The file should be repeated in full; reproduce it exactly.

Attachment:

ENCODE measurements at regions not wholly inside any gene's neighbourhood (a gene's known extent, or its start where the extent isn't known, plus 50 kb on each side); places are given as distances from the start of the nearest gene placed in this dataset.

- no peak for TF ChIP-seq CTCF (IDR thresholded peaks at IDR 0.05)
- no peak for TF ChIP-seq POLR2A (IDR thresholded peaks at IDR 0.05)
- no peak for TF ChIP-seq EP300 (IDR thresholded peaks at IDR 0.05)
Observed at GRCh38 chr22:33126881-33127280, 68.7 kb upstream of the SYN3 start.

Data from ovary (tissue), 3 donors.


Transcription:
ENCODE measurements at regions not wholly inside any gene's neighbourhood (a gene's known extent, or its start where the extent isn't known, plus 50 kb on each side); places are given as distances from the start of the nearest gene placed in this dataset.

- no peak for TF ChIP-seq CTCF (IDR thresholded peaks at IDR 0.05)
- no peak for TF ChIP-seq POLR2A (IDR thresholded peaks at IDR 0.05)
- no peak for TF ChIP-seq EP300 (IDR thresholded peaks at IDR 0.05)
Observed at GRCh38 chr22:33126881-33127280, 68.7 kb upstream of the SYN3 start.

Data from ovary (tissue), 3 donors.